Putting the *backward* in backward compatibility

by Michael S. Kaplan, published on 2006/11/20 22:31 -05:00, original URI: http://blogs.msdn.com/b/michkap/archive/2006/11/20/1112734.aspx

There have been many times that I have championed backward compatibility. Or maybe it's backwards compatibility? Anyone from Language Log want to chime in on which one is right? :-)

Anyway, there have been many times I have championed backward[s] compatibility in the past.

But there are times when it is probably a bad idea. When it is, to put it simply, quite backward.

A good example of this?

Well, think about the recent post Sometimes in the future 'ANSI' is really going to be unsupported!, and what it refers to as the second problem:

Ok, this leads us to the next problem, one that in my opinion is caused by the .NET Framework. For the sake of backward compatibility with VB4, VB5, and VB6, all P-Invoke calls that do not have charset information attached default to use the "A" version of functions. This means that even though the code is running in .NET where all the strings are Unicode on Vista where the registry and everything else is Unicode that everything is being dealt with as if it were a non-Unicode string, and the non-Unicode version of functions is being called.

Remember when I wrote about how The Unicode train is leaving the station and was quite clear that there would no longer be non-Unicode function calls added to the NLS API? And how we'd be recommending to other teams that they do the same, either the way we did with FindNLSString (not even decorating the name with a "W") or the way the Shell team did with StrCmpLogicalW (a "W" decoration), no "A" version is being provided? 

So, the folks who created Visual Studio and .NET even its very first version were eager to get out of the Win9x version. After repeated problems came up with trying to get the Shell to work on Win9x, they dropped support for running VS there. They definitely did not actively support the work of Microsoft Layer for Unicode, with both MFC and ATL not building special versions that used it or allowing the posting of such special versions. Even though unicows.dll shipped with the very first version of VS.Net, there was no option to build MSLU projects. Clearly everyone was distancing themselves from Win9x, and I could easily come up with a dozen additional little issues that would indicate how everyone was moving on.

So why use the CharSet.Ansi default in pinvoke? Especially when going forward there will be fewer non-Unicode functions?

Well, sort of backward compatibility, I guess.

Though to be honest changing the default to Unicode, or even more sensibly changing the default to CharSet.Auto, would keep the non-Unicode default from being injected into the world of Unicode operating systems.

How many versions of .NET will it take before this seems lame to everyone (especially if using pinvoke in managed C++ projects, where the project default is now UNICODE/_UNICODE, gives similar results? Not sure on this one, the doc are anything but clear....)

Now that is backwards! Or maybe backward. Whichever.


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# orcmid on 22 Nov 2006 11:22 AM:

Well, the default Unicode is actually a small mess for beginners using VC++ 2005 Express Edition because string literals (the undecorated "...") and the char literals are still A-style.

But I think the bigger deal is code-page dependency.  Until the platform supports Unicode top to bottom, including console sessions and keyboard mappings, it is not so easy for the development tools to impose Unicode by fiat.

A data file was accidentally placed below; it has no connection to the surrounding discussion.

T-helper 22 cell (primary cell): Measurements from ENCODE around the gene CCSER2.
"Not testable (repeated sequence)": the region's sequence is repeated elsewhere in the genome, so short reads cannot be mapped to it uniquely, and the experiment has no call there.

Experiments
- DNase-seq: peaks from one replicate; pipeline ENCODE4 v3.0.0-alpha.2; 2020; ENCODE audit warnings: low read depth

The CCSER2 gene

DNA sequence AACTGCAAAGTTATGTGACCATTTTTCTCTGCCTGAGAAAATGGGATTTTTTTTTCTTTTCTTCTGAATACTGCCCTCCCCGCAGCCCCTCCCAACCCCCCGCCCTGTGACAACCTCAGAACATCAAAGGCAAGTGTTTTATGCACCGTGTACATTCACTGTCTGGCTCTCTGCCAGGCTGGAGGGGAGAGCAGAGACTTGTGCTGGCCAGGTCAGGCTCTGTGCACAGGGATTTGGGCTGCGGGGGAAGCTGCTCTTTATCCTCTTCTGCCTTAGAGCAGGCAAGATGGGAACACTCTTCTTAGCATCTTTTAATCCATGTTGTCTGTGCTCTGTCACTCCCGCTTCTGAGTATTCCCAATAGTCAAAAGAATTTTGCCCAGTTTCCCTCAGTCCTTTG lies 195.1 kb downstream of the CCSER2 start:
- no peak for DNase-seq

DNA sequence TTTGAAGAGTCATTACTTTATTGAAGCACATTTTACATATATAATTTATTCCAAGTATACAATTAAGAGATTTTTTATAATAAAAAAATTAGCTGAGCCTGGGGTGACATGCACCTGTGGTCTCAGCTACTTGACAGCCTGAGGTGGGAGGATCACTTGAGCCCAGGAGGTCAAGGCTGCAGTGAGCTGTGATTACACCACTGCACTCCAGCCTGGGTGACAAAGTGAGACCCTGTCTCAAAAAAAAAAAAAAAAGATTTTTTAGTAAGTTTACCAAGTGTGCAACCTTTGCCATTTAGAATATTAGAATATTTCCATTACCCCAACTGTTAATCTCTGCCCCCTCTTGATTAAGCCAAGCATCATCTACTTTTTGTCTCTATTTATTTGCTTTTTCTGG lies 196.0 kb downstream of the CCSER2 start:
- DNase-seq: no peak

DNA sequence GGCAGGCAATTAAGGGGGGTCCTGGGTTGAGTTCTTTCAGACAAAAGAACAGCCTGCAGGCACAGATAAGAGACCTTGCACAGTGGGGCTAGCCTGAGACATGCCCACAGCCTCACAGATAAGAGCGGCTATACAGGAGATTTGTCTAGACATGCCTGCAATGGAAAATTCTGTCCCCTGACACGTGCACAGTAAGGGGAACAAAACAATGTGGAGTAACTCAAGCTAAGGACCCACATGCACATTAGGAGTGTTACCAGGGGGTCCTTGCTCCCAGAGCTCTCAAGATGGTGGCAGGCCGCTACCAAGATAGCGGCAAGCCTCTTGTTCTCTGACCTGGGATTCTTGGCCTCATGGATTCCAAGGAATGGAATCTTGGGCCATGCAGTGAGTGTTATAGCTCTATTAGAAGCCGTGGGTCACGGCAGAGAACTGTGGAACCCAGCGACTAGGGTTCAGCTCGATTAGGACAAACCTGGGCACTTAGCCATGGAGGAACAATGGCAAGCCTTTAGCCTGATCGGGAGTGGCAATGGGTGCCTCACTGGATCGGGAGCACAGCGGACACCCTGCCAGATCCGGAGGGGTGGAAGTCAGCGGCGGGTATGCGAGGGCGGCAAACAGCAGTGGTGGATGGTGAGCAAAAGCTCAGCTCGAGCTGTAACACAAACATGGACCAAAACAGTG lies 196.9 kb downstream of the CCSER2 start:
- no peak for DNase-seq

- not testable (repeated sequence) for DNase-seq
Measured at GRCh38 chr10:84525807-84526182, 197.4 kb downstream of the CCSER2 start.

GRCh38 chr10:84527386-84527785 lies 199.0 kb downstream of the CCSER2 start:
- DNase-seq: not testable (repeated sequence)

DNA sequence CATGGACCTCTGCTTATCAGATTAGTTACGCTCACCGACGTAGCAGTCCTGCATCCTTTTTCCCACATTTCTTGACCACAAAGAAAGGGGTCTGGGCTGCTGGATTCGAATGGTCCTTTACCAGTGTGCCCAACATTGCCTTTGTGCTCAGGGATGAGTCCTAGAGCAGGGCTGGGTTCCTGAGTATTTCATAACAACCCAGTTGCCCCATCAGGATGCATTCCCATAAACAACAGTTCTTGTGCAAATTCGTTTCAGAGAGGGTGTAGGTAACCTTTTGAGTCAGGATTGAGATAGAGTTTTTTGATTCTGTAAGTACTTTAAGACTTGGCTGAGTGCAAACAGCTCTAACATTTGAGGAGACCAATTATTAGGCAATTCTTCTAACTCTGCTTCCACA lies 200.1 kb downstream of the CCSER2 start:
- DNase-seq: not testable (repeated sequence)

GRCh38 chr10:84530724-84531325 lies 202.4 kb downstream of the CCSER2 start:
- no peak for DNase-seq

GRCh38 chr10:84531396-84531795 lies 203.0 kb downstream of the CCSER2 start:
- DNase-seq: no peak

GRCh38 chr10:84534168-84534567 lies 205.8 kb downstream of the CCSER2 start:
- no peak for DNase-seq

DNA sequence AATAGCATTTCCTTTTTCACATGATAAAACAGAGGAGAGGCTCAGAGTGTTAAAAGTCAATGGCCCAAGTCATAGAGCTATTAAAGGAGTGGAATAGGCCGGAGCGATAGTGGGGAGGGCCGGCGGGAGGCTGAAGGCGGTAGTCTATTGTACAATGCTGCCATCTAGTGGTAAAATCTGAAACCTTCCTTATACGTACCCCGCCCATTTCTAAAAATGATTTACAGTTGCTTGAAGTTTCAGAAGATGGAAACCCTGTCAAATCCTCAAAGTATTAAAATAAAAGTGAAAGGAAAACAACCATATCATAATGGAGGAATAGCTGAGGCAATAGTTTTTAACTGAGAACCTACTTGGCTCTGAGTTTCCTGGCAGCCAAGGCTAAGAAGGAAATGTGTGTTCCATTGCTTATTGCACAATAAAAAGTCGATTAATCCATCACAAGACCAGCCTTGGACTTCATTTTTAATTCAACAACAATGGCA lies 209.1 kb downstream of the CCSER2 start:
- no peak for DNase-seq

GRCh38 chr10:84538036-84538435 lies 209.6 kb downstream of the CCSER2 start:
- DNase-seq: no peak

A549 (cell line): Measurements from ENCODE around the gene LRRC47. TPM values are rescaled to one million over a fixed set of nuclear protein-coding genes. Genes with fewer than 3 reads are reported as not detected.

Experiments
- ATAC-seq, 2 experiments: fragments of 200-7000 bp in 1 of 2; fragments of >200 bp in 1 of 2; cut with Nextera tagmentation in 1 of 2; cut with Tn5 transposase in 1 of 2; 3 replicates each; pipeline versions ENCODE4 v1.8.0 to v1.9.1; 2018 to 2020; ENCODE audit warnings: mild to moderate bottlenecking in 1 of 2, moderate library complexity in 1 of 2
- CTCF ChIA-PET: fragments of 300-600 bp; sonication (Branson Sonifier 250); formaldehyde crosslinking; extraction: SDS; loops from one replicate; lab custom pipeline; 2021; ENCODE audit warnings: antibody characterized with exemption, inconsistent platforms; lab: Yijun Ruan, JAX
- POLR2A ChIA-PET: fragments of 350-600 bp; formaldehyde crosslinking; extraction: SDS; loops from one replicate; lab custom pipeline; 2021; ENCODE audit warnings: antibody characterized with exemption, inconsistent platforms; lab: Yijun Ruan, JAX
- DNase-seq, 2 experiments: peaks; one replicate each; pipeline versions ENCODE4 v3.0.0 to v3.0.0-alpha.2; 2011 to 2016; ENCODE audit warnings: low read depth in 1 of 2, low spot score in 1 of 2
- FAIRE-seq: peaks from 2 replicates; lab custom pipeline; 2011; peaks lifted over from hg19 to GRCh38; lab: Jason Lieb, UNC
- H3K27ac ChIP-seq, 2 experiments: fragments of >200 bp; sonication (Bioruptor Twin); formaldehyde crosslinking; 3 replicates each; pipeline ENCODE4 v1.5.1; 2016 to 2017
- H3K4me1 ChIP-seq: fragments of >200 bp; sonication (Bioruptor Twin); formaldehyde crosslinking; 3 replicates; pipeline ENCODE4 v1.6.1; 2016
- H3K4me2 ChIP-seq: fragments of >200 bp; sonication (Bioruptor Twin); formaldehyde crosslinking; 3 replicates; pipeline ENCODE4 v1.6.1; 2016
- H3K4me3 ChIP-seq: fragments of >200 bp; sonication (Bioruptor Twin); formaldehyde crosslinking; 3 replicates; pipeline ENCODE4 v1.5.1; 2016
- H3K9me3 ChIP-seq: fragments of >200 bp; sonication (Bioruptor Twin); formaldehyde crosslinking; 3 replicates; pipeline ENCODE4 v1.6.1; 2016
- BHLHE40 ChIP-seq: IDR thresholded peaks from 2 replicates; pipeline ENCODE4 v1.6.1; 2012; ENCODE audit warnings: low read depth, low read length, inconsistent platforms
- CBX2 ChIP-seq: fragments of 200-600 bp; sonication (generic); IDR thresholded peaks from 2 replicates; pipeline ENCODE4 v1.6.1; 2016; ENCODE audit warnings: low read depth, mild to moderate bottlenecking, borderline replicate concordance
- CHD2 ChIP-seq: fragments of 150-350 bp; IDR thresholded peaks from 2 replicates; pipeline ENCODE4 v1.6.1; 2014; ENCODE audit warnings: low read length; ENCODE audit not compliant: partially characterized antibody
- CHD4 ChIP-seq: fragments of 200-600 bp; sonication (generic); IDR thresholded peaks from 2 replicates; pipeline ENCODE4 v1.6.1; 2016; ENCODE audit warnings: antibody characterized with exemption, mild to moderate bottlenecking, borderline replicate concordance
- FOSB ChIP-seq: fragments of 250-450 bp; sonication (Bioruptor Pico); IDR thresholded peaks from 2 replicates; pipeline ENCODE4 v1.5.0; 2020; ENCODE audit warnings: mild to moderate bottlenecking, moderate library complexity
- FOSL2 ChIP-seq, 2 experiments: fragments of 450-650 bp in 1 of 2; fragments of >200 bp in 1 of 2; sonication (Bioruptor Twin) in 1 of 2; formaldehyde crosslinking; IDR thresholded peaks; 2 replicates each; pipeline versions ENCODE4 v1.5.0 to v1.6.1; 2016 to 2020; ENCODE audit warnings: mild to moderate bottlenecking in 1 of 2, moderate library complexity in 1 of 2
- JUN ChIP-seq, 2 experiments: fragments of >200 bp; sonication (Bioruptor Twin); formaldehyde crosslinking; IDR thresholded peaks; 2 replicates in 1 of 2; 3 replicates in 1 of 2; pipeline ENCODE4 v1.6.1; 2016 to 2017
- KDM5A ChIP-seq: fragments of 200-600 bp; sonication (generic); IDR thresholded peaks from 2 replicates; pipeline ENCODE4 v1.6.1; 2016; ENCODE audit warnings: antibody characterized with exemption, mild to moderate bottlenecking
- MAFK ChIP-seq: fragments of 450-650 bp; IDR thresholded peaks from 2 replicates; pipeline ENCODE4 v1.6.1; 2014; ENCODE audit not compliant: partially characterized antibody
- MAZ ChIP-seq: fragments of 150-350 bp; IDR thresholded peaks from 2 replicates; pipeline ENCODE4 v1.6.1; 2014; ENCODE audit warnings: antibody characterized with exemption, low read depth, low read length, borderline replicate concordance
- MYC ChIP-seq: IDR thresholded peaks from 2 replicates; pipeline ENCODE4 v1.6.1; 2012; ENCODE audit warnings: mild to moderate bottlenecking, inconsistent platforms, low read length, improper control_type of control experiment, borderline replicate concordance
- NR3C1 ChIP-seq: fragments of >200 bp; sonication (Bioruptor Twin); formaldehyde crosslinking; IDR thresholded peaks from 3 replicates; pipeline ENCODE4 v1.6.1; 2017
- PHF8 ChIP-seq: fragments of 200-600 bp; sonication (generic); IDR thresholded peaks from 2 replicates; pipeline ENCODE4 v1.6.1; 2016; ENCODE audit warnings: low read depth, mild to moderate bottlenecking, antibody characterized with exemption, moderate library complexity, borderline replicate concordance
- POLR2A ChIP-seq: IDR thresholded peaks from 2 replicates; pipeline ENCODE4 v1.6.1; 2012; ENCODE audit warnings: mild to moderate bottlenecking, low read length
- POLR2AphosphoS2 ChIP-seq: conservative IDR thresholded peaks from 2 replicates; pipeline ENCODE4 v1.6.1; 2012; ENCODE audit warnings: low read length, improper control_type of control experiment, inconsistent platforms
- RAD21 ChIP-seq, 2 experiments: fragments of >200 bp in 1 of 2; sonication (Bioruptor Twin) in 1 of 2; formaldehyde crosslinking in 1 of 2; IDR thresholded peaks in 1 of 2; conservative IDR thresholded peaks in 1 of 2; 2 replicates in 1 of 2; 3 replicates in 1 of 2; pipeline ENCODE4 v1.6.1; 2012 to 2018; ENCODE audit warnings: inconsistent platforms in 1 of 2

And there is a lot of single-byte code running around.  I just wrote some more in native Win32 ;).

- Dennis

# Michael S. Kaplan on 22 Nov 2006 11:50 AM:

Well, that has more to do with rules in the C/C++ standards, right? :-)

And of course the world of VB.NET and C# have no [good] reason for an ANSI default....

# Andrew Cook on 24 Mar 2008 4:40 PM:


"Character Sets. You can specify in charsetmodifier how Visual Basic should marshal strings when it calls the external procedure. The Ansi modifier directs Visual Basic to marshal all strings to ANSI values, and the Unicode modifier directs it to marshal all strings to Unicode values. The Auto modifier directs Visual Basic to marshal strings according to .NET Framework rules based on the external reference name, or aliasname if specified. The default value is Ansi.

"charsetmodifier also specifies how Visual Basic should look up the external procedure within its external file. Ansi and Unicode both direct Visual Basic to look it up without modifying its name during the search. Auto directs Visual Basic to determine the base character set of the run-time platform and possibly modify the external procedure name, as follows:

   *On an ANSI platform, such as Windows 95, Windows 98, or Windows Millennium Edition, first look up the external procedure with no name modification. If that fails, append "A" to the end of the external procedure name and look it up again.

   *On a Unicode platform, such as Windows NT, Windows 2000, or Windows XP, first look up the external procedure with no name modification. If that fails, append "W" to the end of the external procedure name and look it up again."

While the default value is ANSI, programmers need to explicitly state that the procedure name ends with "A" or else the name lookup will fail and thus an exception is thrown. The easiest way to fix that is to simply include "Auto", which on NT platforms makes things use Unicode goodness.

# Michael S. Kaplan on 24 Mar 2008 4:55 PM:

Or just stick to NT-based platforms and assume the "W" semantics throughout, instead. :-)

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2008/03/24 Unicode not being the default is slower and leads to bugs; maybe it ought to change?

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